Requesting Female Driver Now an Option With Boston's 'Safr' App - NECN
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Requesting Female Driver Now an Option With Boston's 'Safr' App

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    NEWSLETTERS

    A Boston-based start-up app is looking to help passengers who would feel more comfortable with a female driver.

    (Published Friday, March 24, 2017)

    When it comes to requesting a ride in Boston, there is no shortage of services out there, but a new Boston-based start-up aims to appeal to passengers who would feel more comfortable with a female driver.

    Safr launched this month and accommodates rides that originate in Boston, Cambridge and Brookline. The service is focused on women and puts the emphasis on safety.

    Safr does extensive background checks for all drivers, including face-to-face meetings and mentor sessions.

    "There is an obvious need for something like this," PR manager for Safr Joanna Humphrey Flynn said. "I don't need to talk about the headlines that are out there, and that's just one of the reasons we created it."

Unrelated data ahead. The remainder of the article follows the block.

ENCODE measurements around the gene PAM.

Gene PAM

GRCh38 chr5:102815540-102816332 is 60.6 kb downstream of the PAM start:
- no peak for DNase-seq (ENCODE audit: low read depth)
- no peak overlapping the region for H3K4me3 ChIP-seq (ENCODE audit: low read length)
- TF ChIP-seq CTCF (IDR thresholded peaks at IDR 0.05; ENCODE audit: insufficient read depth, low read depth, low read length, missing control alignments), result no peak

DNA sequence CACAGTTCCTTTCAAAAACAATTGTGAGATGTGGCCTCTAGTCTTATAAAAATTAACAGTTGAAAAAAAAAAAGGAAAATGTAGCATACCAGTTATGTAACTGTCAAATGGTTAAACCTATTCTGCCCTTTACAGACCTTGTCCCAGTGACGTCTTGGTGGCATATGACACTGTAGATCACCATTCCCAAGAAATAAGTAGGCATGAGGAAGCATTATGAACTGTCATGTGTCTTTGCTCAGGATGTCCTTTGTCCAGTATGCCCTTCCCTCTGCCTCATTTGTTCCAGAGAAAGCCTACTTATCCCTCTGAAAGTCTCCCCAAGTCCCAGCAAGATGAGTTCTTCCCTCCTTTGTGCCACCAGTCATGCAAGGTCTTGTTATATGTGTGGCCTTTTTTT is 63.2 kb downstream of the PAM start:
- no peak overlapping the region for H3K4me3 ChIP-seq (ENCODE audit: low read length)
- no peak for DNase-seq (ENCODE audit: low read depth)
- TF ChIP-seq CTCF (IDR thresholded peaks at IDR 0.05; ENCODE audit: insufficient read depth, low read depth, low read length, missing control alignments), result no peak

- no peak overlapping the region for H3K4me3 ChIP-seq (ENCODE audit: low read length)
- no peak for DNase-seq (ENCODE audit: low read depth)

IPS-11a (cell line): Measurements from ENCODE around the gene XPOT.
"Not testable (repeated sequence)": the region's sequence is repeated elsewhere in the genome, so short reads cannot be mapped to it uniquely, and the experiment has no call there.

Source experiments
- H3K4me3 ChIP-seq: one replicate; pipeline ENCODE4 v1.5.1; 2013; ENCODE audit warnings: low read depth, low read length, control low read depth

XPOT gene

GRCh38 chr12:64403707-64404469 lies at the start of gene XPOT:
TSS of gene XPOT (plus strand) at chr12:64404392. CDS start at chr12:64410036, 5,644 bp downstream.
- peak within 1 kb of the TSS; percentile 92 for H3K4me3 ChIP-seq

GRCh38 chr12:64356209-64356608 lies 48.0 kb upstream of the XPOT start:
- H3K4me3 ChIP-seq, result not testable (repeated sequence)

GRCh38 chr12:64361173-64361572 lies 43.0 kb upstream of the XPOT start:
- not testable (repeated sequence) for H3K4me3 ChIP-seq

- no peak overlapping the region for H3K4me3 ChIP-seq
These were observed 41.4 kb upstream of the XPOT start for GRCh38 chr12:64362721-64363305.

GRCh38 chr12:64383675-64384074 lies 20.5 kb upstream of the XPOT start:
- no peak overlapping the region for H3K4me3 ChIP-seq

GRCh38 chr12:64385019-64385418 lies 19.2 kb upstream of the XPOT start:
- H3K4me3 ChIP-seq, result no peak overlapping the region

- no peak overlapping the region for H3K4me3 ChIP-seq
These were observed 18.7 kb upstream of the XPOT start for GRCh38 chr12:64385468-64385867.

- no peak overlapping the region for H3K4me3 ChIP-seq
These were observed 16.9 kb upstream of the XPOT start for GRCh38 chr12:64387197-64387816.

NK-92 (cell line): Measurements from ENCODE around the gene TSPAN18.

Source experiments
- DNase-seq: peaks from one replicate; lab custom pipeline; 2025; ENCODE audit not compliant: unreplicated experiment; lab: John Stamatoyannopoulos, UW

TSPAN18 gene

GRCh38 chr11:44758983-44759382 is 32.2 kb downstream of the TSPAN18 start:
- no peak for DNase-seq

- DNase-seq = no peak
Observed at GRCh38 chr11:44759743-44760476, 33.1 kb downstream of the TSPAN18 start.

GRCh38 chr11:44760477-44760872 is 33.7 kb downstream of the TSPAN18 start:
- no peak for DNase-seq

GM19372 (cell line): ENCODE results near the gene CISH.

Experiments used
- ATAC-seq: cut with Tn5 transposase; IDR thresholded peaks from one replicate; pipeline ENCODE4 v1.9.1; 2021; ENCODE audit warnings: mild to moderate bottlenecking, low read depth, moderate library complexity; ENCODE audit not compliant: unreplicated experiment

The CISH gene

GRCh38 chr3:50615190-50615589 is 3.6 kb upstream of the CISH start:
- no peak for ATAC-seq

Their launch comes as other ridesharing companies come under fire for reports of assault and allegations of sexual harassment. Their mission is not just to protect riders, but also to empower women who want to be drivers.

    "Women need to feel empowered to do all the same things that men can do without fear, and that's what I think Safr does," driver Tia Dmuchowski said.

    Dmuchowski says she's had her share of negative experiences with passengers while driving for other ride-sharing companies.

    "There is that one person once in a while where you get nervous," Dmuchowski said. "They're trying to reach over and I'm trying to push them away that can be really scary."

    Dmuchowski said that fear is gone when driving for Safr, which has several safety features that differ from other applications.

    There is an SOS button that users can link to an emergency contact and a trusted driver list users can make themselves.

    "That's a great feature because then it's not a random person, you can actually request," Rachel Westbrook, who frequently uses ride-sharing apps said.

    Safr does cost on average $1 more per ride than other ride-sharing companies. They have roughly 100 drivers on the road with 1000 applications in the pipeline.

    While men can sign up to drive, so far, none have, and even if they do, users can specify in the app if they feel more comfortable with a female driver.